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When sending an ajax response in the zend framework what is the benefit of using a Zend_Controller_Request_Http object and setting the body and then sending the response as opposed to a simple echo statement.

For example:

$response->setBody('content');

//somewhere later in the application
$response->sendResponse();

versus

echo 'content';
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closed as not constructive by casperOne Feb 28 '13 at 21:09

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2 Answers 2

up vote 2 down vote accepted

Using Response object instead of direct output is crucial for good application design.
For example, consider situation where you will want to introduce some sort of post-processing to your output, may be sign it with cert:
you can merely attach listener at some point in your application and all you care about is Response object, no need to think how to catch output echoed somewhere in application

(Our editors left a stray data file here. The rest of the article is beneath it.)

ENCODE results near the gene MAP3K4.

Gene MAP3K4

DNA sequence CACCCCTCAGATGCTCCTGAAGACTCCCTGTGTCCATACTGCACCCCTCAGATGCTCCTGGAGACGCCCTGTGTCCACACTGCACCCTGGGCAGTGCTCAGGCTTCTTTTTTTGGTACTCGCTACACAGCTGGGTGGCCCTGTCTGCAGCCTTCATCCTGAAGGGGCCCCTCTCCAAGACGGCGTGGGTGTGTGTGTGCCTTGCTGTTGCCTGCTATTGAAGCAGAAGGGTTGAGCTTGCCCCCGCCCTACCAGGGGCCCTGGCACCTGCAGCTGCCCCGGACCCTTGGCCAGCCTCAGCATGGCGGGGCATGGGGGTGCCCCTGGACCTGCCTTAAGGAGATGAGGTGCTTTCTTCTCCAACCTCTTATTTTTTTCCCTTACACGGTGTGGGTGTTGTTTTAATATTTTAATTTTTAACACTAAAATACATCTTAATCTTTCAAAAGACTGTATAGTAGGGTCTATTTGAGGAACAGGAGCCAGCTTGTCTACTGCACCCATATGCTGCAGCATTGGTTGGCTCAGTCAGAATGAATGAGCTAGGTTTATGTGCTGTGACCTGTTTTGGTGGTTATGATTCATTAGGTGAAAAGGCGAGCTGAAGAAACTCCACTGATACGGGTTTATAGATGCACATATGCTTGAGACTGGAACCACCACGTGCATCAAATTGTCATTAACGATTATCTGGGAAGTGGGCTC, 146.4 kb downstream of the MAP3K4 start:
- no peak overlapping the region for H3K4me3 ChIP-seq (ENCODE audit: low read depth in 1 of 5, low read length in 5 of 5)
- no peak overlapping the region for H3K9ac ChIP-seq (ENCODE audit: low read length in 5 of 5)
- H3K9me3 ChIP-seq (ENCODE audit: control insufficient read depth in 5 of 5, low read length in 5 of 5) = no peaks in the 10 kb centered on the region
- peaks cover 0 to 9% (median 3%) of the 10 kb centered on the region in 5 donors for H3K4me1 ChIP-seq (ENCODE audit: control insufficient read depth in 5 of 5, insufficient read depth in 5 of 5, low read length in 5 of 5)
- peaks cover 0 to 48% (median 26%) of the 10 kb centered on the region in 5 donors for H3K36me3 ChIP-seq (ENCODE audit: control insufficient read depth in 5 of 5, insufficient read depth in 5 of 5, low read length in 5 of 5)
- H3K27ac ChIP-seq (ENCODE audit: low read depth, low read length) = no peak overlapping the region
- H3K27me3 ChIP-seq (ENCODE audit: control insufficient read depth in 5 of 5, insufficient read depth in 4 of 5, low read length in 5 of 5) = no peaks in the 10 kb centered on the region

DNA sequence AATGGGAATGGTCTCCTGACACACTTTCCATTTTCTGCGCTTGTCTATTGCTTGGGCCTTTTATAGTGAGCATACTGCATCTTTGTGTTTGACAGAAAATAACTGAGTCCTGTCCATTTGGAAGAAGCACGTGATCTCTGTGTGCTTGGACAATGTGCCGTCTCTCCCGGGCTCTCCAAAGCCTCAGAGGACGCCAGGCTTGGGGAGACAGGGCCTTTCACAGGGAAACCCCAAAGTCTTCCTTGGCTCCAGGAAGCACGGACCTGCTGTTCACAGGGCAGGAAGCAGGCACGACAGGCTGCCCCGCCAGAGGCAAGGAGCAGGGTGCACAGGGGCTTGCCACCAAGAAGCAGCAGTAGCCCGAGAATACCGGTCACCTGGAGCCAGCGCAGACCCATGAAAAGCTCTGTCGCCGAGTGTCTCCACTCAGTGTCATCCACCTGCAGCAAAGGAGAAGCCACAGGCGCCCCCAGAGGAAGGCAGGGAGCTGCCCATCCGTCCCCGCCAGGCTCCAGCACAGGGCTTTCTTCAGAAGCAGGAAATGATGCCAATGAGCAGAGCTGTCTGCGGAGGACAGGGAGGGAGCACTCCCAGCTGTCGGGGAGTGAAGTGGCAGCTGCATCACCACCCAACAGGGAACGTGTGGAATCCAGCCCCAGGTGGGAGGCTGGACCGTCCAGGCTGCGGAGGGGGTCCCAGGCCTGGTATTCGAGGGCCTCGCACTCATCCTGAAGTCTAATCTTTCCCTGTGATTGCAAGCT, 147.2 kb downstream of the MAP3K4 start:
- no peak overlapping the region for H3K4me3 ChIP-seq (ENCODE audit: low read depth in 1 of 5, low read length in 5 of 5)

There is actually a lot of reason to use it and little to no reasons not to.
Most obvious is that you can attach or change headers at any point in your application.
Most important is that it gives you flexibility in how you can work with output.

Note: I want to make clarification for later viewers: there is no point to set and immediately send Response object content, it is usually carried throughout the application and call to sendResponse() is the one of the latest actions in request life cycle.

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1  
Thank you, this is the type of thing i was looking for. that makes perfect sense as opposed to the other answer which basically say "just because" . thanks! –  Marty Wallace Nov 23 '12 at 19:08

Zend would also allow you to attach headers.

So you can have more control over your output.

  • Output files through PHP
  • Control response status (404, 301, 500) etc
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Yes but you can just use header(""); native php too –  Marty Wallace Nov 23 '12 at 18:51
1  
@MartyWallace in the same way of thoughts you may as well not use ZF at all ;-) –  Havelock Nov 23 '12 at 18:53
    
Then why would you even use Framework? Going agents architecture of framework will only make code unmanageable in future. –  E_p Nov 23 '12 at 18:53
1  
@Havelock well to each is own. I LOVE Zend_Date :) –  Iznogood Nov 23 '12 at 19:22
1  
@Havelock php 5.2 DateTime was hugely borked, that is why Zend_Date exists. You will not find Zend\Datecomponent in Zend framework 2, which is php >=5.3.3 –  Xerkus Nov 23 '12 at 19:59

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